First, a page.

If the item number has a minimum time component, practitioners need to record the time spent. This can be done either in the progress notes or in the medical record keeping system. However, it is not enough to select the item number for that consultation length. The notes also need to justify spending that amount of time with the patient, so they must reflect the clinical content of the service to support the time element.
‘Urgent’ after hours item numbers often catch providers out. If your practitioners use these numbers, it is important they check the requirements of the item number. Records need to reflect the clinical judgement that the patient did need urgent medical assessment after hours.
4. Ensure practitioners can check billings made under their provider number
Practitioners are accountable for all services billed under their provider number and they are expected to make decisions about which item numbers to claim.
It can be helpful and efficient if practice administrative staff submit claims for practitioners. However, make sure the process allows practitioners to check and approve any claims to be billed under their number.
Remember that under the Shared Debt Recovery Scheme, the practice may also be liable for part of any debt payable to Medicare after a compliance audit. For more information, see our article on Shared Debt Recovery.
Practitioners can also be audited after they have left the practice, so we advise them to keep a copy of all reports of claims submitted under their provider number for two years in case any are questioned in future.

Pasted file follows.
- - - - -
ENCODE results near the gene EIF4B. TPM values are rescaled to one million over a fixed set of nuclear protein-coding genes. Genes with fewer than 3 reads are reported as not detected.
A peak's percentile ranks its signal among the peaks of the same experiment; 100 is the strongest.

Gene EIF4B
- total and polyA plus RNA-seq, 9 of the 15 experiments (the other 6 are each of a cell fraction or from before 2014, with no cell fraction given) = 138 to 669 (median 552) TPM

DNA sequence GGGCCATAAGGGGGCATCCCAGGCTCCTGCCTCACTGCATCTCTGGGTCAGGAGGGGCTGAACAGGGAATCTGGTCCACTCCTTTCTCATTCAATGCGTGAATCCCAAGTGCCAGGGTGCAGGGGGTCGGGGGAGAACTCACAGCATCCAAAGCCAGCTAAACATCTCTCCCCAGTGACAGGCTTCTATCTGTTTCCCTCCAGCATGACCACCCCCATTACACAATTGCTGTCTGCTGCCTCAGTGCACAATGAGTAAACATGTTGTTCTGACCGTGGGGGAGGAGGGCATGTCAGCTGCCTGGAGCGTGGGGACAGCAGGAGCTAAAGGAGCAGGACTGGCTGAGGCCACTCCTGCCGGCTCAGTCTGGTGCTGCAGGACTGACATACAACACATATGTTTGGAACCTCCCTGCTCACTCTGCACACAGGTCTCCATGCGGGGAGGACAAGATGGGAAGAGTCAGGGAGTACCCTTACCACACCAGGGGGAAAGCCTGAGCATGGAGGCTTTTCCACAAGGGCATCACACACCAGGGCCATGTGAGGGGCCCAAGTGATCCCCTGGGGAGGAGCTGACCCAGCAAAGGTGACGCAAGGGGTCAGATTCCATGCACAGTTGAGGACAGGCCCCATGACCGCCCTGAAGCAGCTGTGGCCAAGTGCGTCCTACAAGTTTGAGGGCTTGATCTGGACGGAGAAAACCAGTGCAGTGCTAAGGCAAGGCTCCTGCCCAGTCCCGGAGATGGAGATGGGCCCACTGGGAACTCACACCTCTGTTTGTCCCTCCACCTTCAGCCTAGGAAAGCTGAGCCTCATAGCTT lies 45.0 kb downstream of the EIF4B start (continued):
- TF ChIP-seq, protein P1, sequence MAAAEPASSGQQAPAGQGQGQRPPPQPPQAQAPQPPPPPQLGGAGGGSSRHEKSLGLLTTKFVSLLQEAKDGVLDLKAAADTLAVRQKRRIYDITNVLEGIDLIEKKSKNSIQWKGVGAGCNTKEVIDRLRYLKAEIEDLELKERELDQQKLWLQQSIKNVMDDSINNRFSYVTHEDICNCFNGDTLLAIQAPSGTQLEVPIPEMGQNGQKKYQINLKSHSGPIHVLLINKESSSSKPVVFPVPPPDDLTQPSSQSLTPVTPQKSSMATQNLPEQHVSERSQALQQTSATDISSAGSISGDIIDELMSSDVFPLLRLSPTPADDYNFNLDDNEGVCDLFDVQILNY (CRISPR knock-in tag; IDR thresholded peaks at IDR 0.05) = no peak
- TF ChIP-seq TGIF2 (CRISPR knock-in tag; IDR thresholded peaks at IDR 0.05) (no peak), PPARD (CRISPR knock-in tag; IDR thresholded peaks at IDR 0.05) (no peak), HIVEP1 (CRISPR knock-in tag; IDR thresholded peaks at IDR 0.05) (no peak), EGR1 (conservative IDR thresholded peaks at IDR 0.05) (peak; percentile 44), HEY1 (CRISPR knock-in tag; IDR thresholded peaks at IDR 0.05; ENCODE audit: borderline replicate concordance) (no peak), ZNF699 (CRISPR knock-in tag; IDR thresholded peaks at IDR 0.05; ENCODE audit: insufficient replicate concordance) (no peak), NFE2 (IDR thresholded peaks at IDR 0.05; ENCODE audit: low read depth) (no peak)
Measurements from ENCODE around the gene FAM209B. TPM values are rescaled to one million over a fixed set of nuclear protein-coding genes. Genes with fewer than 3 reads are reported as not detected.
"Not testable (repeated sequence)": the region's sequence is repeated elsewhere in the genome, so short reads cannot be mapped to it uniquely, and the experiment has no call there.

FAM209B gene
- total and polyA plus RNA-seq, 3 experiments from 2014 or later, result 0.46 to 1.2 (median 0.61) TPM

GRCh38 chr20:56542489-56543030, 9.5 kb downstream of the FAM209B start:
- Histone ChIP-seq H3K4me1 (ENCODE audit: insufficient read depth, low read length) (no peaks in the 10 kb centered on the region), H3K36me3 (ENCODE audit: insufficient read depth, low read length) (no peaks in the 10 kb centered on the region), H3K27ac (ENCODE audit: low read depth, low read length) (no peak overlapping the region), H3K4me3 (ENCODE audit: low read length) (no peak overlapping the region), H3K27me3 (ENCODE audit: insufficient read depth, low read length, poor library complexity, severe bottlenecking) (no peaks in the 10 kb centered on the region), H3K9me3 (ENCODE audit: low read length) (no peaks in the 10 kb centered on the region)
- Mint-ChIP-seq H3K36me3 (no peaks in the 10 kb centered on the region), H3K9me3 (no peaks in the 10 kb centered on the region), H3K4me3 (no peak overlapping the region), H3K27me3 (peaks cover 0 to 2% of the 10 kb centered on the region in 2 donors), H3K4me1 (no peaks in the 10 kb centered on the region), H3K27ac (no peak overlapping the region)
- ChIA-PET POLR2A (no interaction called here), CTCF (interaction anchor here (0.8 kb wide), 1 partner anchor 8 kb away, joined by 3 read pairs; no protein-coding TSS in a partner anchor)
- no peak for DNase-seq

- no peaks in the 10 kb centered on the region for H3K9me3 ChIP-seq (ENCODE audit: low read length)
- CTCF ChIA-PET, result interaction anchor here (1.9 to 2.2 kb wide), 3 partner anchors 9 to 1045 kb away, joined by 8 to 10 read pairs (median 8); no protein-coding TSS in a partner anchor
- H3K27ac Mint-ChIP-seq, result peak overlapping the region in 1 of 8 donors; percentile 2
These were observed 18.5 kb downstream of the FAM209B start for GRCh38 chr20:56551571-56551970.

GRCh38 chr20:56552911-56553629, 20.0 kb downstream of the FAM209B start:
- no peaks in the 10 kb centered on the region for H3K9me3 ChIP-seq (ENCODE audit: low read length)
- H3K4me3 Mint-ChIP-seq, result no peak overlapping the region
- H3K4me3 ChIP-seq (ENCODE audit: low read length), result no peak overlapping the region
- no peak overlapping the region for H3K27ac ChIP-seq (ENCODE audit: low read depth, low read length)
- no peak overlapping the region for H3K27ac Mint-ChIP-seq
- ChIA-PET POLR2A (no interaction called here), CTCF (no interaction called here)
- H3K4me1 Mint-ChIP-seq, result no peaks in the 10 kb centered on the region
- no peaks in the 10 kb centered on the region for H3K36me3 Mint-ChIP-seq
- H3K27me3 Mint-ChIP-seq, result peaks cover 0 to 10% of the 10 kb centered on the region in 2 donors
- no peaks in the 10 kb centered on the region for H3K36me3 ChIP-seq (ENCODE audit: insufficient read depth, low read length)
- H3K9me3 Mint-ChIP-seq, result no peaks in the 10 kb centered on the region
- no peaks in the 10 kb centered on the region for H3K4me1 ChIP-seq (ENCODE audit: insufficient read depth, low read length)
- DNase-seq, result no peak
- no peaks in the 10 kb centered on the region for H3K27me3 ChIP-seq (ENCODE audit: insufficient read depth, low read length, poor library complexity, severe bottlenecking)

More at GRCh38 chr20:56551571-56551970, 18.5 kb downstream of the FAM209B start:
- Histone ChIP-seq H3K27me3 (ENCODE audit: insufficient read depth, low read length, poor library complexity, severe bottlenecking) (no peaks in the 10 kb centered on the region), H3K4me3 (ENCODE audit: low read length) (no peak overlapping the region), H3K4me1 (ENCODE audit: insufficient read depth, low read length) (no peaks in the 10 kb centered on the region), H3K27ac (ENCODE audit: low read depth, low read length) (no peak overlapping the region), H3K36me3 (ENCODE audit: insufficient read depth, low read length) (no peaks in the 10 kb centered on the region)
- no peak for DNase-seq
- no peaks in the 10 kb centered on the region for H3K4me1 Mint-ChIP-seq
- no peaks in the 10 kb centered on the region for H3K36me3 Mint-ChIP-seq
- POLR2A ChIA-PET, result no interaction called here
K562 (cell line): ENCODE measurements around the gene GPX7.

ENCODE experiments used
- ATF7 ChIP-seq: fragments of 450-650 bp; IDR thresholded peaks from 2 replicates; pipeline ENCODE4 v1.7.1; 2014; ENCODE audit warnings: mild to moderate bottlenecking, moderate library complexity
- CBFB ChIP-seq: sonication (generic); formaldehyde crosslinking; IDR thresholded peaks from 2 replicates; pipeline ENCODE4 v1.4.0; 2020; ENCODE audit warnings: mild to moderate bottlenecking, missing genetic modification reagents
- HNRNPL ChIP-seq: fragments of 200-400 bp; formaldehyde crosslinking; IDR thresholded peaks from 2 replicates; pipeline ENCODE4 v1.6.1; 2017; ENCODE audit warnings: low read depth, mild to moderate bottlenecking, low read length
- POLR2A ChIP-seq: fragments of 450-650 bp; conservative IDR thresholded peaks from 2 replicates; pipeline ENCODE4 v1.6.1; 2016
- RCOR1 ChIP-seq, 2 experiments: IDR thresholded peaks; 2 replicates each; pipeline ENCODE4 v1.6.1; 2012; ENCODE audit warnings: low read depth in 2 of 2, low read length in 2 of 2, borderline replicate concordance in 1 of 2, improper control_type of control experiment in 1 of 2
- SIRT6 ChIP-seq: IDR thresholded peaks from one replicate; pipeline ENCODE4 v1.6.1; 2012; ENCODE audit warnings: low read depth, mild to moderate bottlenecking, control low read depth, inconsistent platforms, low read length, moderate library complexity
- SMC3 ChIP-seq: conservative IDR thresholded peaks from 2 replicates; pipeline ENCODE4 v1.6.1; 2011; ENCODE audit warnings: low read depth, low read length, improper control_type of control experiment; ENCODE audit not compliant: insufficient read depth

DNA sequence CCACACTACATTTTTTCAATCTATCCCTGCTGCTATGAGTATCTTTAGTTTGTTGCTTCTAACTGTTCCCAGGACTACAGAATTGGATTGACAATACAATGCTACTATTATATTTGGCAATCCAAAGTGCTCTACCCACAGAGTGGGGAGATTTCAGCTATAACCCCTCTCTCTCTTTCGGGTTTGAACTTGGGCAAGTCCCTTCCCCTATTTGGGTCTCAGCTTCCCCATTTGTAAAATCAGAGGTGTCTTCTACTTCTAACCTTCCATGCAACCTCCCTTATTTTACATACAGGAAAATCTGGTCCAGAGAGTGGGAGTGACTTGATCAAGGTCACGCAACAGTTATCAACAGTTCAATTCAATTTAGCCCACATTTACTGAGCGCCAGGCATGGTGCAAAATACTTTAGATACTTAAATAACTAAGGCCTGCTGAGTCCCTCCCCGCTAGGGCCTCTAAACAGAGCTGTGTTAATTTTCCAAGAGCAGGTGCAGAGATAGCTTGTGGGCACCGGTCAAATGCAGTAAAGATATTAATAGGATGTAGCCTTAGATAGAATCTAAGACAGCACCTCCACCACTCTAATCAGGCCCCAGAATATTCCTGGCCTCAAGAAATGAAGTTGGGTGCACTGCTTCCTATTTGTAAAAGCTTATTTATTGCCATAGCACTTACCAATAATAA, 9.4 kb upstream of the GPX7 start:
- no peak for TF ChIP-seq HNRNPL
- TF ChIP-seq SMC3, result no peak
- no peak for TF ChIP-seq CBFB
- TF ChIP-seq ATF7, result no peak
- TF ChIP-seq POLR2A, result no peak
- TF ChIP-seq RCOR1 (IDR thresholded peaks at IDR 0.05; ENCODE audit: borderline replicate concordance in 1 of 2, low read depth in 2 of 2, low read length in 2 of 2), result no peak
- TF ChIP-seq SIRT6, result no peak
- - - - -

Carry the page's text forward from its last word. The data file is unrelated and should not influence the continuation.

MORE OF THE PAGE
5. Be confident the service is appropriate
Medicare has heavily scrutinised item numbers relating to care plans in recent years. PSR committees have expressed concerns about practitioners’ unusually high use of care plans, chronic disease management plans and team care arrangements. In some cases a committee has found insufficient evidence of clinical input. In other cases, concerns were raised that plans seemed overly reliant on templates with insufficient evidence they were individualised for the patient.
If you are developing care plans for patients, your practice should have a clearly documented process for creating plans and ensuring patient consent. A nurse can assist to prepare a care plan under a GP’s direction. The decision to create a care plan and the content it contains are the GP’s clinical decision.
Never ‘trawl’ patient lists or approach patients to attend appointments for the purpose of preparing care plans.
6. Keep up to date and monitor practice billings
It is important for your practice team to keep in touch with professional peers to help ensure the services the team provides meet Medicare’s requirement of being clinically relevant.
Medicare reviews check for statistical outliers and anomalies, which is why your practice should keep up to date with professional standards. Have a practice policy of letting your practitioners know if their practice does not align with your expectations or if you think they have made a mistake.
Having a systematic approach and regularly auditing billings can help identify potential issues within the practice, such as flagging when one doctor consistently bills for significantly longer consultations than others.
References and further reading
Department of Health - AskMBS Email Advice Service
Avant resources - Medicare: what you need to know